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House of Commons Hansard #81 of the 39th Parliament, 2nd Session. (The original version is on Parliament's site.) The word of the day was producers.

Topics

Bill C-484Oral Questions

2:50 p.m.

Niagara Falls Ontario

Conservative

Rob Nicholson ConservativeMinister of Justice and Attorney General of Canada

Mr. Speaker, I am sorry the hon. member may be offended by a free vote on a private member's bill but that is the case.

We are moving ahead on our agenda and one item is the mandatory jail terms for people who commit serious drug offences and ID theft. I hope the hon. member will support these initiatives.

JusticeOral Questions

2:55 p.m.

Bloc

Carole Freeman Bloc Châteauguay—Saint-Constant, QC

Mr. Speaker, yesterday, the U.S. Supreme Court authorized the resumption of executions, ruling that lethal injection is constitutional. With the lifting of the moratorium on the death penalty, which is cruel and unusual punishment, it is more urgent than ever that the government request that the death sentence facing Canadian Ronald Allen Smith be commuted to life in prison.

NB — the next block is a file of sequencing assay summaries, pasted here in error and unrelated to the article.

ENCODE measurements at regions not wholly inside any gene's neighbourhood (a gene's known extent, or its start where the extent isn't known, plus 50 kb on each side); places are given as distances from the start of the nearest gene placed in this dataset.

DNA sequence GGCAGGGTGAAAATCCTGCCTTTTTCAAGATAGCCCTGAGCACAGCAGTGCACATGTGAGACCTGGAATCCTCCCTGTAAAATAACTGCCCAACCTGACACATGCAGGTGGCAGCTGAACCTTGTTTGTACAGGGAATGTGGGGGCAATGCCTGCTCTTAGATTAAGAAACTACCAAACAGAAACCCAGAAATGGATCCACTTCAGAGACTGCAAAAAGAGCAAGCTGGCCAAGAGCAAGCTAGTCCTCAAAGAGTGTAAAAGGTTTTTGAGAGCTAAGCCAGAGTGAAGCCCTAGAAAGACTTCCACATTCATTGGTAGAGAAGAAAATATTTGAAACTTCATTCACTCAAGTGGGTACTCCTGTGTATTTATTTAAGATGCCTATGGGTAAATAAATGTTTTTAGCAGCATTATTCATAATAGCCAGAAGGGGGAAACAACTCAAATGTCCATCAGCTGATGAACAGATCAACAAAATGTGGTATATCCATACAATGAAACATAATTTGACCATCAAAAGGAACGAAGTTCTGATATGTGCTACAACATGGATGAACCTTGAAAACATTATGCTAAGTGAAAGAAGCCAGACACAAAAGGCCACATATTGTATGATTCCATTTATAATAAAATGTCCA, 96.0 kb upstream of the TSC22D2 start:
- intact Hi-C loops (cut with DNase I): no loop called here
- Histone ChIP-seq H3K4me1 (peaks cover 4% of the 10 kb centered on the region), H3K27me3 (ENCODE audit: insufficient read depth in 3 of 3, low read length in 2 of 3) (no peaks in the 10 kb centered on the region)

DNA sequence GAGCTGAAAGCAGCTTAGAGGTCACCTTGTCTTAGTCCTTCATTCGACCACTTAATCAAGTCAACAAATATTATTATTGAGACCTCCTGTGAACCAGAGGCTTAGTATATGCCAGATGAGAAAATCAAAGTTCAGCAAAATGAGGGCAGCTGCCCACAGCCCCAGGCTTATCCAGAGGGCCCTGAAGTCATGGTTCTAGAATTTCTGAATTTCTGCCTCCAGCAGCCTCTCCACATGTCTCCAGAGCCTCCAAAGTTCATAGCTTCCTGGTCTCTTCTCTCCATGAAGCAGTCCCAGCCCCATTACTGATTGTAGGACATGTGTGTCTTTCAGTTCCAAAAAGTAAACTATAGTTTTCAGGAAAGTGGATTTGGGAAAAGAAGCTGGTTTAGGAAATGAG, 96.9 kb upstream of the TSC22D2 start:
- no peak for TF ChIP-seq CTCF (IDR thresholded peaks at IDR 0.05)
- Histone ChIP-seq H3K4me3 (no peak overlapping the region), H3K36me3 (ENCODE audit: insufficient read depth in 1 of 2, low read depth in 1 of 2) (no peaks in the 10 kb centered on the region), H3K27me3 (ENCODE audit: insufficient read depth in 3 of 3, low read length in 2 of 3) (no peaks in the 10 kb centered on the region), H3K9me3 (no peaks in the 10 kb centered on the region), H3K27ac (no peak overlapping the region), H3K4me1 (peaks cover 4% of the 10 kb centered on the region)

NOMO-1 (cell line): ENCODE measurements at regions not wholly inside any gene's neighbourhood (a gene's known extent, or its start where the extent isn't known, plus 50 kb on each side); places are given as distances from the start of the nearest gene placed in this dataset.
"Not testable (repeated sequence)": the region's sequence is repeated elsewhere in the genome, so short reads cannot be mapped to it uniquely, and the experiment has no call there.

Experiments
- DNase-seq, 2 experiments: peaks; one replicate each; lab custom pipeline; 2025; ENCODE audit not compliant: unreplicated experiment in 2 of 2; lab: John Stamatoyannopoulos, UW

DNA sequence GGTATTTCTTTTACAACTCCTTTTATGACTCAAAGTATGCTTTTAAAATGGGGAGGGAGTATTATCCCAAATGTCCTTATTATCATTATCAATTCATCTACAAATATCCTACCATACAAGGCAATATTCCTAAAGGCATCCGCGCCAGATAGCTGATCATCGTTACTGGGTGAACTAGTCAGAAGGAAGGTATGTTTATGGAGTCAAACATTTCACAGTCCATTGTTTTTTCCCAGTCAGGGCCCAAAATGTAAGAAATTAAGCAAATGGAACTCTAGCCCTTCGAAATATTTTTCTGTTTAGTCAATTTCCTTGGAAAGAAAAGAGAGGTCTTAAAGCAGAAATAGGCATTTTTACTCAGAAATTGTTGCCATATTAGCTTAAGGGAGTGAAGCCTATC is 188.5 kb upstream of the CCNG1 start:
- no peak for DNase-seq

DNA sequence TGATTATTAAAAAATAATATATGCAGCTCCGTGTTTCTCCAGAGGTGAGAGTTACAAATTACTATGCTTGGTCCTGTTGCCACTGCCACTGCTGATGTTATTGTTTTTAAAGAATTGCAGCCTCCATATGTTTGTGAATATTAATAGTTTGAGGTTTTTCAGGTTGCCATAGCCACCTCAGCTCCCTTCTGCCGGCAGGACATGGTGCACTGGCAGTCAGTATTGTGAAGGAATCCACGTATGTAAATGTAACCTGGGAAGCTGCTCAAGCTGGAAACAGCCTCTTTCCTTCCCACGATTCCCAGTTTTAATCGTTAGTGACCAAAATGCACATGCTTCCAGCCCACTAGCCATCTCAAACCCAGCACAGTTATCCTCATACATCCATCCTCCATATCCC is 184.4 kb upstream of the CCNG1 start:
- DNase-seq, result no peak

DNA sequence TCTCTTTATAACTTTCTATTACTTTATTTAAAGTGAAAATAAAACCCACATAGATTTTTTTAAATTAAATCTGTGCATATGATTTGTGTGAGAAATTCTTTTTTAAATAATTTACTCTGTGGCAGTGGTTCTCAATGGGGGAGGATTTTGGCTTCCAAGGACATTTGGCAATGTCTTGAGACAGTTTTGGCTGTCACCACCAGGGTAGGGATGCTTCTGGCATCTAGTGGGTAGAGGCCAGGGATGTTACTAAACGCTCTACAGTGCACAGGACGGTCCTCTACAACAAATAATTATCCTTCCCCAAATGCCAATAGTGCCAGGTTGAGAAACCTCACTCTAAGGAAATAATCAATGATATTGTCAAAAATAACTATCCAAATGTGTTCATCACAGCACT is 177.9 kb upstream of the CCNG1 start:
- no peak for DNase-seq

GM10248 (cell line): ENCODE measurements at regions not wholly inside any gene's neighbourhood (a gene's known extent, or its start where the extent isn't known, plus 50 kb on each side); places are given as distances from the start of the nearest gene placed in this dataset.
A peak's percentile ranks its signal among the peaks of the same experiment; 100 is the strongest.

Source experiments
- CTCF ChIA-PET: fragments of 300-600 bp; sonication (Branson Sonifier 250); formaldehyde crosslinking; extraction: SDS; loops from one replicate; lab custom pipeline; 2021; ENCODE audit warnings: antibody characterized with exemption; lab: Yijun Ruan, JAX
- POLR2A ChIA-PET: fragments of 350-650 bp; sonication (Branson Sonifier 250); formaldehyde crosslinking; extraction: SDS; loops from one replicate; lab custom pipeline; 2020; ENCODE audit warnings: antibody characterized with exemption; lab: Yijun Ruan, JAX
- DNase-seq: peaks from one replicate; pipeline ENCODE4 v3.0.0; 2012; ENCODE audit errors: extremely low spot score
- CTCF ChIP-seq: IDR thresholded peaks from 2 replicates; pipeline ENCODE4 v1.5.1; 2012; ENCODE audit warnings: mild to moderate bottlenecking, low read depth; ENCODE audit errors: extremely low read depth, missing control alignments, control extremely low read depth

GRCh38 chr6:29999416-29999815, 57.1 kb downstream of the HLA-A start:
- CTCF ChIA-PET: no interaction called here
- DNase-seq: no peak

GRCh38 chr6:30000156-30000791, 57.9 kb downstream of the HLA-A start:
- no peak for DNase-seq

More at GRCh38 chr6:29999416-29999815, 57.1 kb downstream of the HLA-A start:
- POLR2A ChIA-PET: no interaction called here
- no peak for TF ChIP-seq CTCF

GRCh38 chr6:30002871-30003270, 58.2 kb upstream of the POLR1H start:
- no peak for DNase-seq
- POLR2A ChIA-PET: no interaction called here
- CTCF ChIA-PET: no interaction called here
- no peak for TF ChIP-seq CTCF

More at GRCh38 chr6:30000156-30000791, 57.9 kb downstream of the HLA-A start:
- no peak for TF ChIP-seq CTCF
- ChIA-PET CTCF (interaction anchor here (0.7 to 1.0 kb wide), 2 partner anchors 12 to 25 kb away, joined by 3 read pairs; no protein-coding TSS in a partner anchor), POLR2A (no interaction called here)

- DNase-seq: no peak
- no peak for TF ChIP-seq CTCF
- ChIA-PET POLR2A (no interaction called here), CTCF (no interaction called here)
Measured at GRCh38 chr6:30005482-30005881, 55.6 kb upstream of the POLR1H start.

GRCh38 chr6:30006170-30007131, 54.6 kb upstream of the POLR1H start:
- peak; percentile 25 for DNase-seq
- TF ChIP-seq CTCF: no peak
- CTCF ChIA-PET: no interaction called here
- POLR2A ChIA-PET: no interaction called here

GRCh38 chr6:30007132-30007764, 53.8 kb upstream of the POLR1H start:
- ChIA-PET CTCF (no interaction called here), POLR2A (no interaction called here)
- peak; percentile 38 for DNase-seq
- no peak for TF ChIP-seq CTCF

Will the government finally intervene with the authorities in Montana?

JusticeOral Questions

2:55 p.m.

Niagara Falls Ontario

Conservative

Rob Nicholson ConservativeMinister of Justice and Attorney General of Canada

Mr. Speaker, that particular matter is before the court. However, as we have indicated, on issues involving Canadians outside this country, we will deal with them on a case-by-case basis.

The EnvironmentOral Questions

2:55 p.m.

Liberal

David McGuinty Liberal Ottawa South, ON

Mr. Speaker, Barry Cooper has been a close friend and ally of the Prime Minister and Tom Flanagan for decades. He is a columnist who has written specifically about the environment minister.

Friends of Science briefed Conservative MPs in May 2006 on its climate change denial rhetoric and 35,000 copies of its anti-Kyoto video were distributed, including to each member of the Conservative caucus.